The writers serve as co-chairs of the Southeast Vermont League of Women Voters.
Originally published in The Commons issue #218 (Wednesday, August 28, 2013).
Voting is at the heart of the democratic process. The Voting Rights Act (VRA) of 1965 was a turning point in the work of the Civil Rights Movement in the United States of America.
Several states have rushed to implement racially discriminatory anti-voter laws, including several states where the League of Women Voters had previously succeeded in blocking voter restrictions in the courts and state legislatures.
Sadly, the U.S. Supreme Court recently gutted key components of the VRA. Only strong action from Congress can fix the court’s mistake.
The League believes that Congress has the constitutional authority and the moral responsibility to protect our voting rights, and we must urge lawmakers to act quickly to protect our democracy and repair and restore the VRA.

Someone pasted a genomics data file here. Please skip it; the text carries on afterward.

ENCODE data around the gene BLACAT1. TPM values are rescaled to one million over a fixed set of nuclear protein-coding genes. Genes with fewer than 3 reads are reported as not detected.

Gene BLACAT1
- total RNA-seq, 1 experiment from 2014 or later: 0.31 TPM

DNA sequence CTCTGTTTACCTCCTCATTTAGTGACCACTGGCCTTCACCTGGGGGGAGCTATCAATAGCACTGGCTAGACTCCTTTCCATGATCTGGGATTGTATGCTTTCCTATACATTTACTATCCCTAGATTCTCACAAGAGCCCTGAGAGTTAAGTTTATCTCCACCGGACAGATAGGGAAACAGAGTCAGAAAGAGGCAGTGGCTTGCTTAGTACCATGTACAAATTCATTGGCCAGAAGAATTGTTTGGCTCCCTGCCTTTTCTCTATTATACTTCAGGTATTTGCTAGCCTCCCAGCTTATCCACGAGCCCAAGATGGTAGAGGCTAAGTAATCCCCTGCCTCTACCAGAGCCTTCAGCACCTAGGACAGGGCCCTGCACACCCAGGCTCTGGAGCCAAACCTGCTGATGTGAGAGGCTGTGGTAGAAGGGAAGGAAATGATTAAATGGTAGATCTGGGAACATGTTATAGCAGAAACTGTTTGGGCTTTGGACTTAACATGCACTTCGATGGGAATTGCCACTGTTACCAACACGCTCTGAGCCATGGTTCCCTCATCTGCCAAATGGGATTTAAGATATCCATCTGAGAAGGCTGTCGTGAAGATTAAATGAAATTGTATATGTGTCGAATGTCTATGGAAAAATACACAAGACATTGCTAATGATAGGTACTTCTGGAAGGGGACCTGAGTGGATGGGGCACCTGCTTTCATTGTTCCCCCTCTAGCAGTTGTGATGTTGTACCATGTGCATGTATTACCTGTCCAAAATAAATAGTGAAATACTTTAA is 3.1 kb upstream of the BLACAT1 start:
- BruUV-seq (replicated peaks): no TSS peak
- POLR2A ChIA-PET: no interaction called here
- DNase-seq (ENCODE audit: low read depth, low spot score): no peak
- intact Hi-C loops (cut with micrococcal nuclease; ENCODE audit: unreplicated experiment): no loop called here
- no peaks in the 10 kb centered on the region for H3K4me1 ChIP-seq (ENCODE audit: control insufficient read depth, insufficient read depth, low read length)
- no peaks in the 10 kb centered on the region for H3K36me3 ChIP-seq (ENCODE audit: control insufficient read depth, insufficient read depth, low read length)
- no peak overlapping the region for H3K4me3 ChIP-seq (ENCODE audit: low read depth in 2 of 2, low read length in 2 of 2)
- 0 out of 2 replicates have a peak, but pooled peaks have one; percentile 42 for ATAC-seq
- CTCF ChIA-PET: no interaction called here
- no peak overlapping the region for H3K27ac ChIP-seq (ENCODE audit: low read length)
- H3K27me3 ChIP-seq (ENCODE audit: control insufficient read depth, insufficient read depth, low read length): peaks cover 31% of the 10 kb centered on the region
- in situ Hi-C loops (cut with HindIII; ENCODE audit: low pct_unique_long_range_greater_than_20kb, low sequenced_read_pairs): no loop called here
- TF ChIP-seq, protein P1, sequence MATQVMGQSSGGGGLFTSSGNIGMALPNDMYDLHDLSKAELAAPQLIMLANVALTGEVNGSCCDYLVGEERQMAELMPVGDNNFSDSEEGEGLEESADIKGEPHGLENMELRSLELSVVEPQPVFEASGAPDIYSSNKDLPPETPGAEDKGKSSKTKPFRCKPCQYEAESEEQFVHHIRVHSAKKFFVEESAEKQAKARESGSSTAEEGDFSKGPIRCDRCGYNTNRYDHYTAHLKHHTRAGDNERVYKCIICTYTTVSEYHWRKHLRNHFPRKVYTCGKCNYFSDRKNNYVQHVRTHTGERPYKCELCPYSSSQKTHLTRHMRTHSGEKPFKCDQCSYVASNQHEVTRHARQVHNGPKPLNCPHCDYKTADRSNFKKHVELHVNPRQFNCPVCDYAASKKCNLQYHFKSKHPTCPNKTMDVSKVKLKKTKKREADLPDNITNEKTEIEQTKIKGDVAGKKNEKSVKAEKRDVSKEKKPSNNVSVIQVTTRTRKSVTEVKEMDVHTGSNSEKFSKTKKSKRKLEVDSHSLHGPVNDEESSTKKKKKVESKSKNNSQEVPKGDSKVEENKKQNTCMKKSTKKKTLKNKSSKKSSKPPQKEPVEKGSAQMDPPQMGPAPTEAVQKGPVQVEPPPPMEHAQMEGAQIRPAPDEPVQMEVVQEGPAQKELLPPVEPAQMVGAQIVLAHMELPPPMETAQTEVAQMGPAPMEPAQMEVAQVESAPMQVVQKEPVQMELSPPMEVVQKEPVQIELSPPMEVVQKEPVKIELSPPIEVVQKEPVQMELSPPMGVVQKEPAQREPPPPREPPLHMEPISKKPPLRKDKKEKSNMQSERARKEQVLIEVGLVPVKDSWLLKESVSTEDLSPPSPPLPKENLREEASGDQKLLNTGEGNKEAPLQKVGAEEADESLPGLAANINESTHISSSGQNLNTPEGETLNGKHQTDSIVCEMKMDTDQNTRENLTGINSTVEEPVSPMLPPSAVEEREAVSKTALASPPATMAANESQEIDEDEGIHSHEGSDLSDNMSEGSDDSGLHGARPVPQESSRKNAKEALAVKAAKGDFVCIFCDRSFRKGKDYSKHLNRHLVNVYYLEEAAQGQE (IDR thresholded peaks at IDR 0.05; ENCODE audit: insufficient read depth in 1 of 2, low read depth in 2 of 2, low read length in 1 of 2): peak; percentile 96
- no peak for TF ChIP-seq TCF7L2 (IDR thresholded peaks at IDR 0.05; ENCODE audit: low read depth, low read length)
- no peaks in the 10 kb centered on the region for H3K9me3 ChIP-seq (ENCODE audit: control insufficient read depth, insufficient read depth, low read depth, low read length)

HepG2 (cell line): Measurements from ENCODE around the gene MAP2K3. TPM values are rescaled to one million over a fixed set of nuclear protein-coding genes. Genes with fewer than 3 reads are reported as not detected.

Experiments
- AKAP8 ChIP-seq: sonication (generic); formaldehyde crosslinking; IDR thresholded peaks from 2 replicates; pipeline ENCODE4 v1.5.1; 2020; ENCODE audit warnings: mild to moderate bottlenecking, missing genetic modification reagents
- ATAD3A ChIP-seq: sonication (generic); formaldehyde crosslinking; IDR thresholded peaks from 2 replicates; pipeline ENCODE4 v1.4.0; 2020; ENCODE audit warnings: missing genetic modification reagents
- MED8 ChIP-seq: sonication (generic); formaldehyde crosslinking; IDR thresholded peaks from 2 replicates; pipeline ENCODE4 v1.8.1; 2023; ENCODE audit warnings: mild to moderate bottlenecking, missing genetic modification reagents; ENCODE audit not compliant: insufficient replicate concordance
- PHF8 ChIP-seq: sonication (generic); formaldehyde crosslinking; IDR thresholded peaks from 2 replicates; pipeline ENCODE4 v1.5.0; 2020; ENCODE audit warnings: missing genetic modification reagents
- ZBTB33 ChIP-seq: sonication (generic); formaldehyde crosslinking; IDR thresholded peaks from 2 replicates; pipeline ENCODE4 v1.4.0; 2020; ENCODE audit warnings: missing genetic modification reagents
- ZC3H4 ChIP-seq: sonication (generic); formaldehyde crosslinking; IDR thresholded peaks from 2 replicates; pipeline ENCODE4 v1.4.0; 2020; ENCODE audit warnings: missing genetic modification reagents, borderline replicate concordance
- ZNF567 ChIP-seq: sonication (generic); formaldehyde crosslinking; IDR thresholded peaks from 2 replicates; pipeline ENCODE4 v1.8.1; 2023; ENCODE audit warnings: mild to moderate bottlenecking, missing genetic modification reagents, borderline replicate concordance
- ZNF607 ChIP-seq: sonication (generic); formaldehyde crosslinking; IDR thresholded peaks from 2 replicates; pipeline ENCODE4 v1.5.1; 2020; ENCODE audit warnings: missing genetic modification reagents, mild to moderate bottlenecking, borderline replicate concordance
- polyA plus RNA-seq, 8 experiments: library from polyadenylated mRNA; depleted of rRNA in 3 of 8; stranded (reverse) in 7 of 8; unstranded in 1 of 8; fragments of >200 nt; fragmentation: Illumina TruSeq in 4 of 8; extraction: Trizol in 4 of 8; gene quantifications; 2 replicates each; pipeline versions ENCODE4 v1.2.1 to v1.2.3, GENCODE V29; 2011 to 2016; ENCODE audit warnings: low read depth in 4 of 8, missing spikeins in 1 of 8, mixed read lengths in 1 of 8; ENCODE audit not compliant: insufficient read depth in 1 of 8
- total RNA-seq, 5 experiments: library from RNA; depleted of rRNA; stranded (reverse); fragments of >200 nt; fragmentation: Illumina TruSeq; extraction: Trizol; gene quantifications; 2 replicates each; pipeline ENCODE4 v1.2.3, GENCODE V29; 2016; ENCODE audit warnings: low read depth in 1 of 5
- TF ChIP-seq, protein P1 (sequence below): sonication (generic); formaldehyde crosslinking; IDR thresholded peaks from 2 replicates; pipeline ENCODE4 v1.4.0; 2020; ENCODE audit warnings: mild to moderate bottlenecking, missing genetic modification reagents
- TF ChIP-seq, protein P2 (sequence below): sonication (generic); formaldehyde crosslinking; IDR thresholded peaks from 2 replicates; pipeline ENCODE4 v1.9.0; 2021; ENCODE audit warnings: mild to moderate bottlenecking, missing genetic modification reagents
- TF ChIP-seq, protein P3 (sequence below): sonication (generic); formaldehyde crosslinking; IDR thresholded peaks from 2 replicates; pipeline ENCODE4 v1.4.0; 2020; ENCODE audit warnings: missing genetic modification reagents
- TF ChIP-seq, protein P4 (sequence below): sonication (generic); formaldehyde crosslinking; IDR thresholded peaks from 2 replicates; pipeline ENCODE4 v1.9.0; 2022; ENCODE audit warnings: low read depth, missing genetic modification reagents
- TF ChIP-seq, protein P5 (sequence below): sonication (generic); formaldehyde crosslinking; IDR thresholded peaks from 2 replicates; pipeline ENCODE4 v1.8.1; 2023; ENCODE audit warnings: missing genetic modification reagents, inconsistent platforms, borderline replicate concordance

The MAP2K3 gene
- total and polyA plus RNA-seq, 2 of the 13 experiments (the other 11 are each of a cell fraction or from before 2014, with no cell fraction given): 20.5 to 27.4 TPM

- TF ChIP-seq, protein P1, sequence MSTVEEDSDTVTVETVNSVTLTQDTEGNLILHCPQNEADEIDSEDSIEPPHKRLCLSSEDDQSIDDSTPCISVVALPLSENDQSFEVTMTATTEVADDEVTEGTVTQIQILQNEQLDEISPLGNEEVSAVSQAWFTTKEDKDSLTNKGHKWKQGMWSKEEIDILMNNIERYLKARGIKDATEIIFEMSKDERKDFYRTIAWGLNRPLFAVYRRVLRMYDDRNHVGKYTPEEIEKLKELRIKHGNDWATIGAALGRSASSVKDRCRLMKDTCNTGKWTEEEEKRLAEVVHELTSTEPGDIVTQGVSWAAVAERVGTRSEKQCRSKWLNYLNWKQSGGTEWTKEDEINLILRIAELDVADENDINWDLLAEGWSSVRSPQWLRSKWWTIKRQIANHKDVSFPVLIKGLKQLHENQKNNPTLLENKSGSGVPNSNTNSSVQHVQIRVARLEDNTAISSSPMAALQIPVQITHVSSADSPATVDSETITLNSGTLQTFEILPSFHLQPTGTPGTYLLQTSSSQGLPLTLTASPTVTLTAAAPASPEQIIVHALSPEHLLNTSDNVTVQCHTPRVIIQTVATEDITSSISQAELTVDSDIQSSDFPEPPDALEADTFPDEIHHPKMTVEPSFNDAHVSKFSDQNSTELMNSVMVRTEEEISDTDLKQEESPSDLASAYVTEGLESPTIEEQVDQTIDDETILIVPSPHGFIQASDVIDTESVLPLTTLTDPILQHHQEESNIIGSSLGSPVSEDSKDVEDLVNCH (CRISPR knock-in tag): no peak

Now is the time to contact your Congressional representatives and tell them to repair the VRA before any more damage is done. We must restore needed protections against voter discrimination throughout our nation by updating and strengthening this law.
Judy Myrick and Frankie Knibb
Editor’s note: Our terms of service require you to use your real names. We will remove anonymous or pseudonymous comments that come to our attention. We rely on our readers’ personal integrity to stand behind what they say; please do not write anything to someone that you wouldn’t say to his or her face without your needing to wear a ski mask while saying it. Thanks for doing your part to make your responses forceful, thoughtful, provocative, and civil. We also consider your comments for the letters column in the print newspaper.